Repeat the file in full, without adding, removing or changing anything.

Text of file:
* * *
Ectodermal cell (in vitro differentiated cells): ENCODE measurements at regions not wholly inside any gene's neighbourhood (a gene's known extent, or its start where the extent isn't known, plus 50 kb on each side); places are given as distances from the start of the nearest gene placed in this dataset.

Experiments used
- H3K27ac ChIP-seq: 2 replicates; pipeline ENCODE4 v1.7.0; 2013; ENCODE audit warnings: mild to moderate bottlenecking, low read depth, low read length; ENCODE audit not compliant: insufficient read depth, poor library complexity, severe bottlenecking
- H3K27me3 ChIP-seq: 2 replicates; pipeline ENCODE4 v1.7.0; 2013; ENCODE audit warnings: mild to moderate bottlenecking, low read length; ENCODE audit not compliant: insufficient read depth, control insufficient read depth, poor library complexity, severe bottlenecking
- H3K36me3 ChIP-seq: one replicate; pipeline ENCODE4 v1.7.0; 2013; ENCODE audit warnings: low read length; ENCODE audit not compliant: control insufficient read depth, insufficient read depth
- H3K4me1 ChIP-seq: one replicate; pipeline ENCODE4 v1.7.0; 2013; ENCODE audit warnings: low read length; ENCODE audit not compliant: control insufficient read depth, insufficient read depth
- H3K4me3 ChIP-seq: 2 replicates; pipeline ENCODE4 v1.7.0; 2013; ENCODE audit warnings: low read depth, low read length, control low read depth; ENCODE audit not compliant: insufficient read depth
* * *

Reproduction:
Ectodermal cell (in vitro differentiated cells): ENCODE measurements at regions not wholly inside any gene's neighbourhood (a gene's known extent, or its start where the extent isn't known, plus 50 kb on each side); places are given as distances from the start of the nearest gene placed in this dataset.

Experiments used
- H3K27ac ChIP-seq: 2 replicates; pipeline ENCODE4 v1.7.0; 2013; ENCODE audit warnings: mild to moderate bottlenecking, low read depth, low read length; ENCODE audit not compliant: insufficient read depth, poor library complexity, severe bottlenecking
- H3K27me3 ChIP-seq: 2 replicates; pipeline ENCODE4 v1.7.0; 2013; ENCODE audit warnings: mild to moderate bottlenecking, low read length; ENCODE audit not compliant: insufficient read depth, control insufficient read depth, poor library complexity, severe bottlenecking
- H3K36me3 ChIP-seq: one replicate; pipeline ENCODE4 v1.7.0; 2013; ENCODE audit warnings: low read length; ENCODE audit not compliant: control insufficient read depth, insufficient read depth
- H3K4me1 ChIP-seq: one replicate; pipeline ENCODE4 v1.7.0; 2013; ENCODE audit warnings: low read length; ENCODE audit not compliant: control insufficient read depth, insufficient read depth
- H3K4me3 ChIP-seq: 2 replicates; pipeline ENCODE4 v1.7.0; 2013; ENCODE audit warnings: low read depth, low read length, control low read depth; ENCODE audit not compliant: insufficient read depth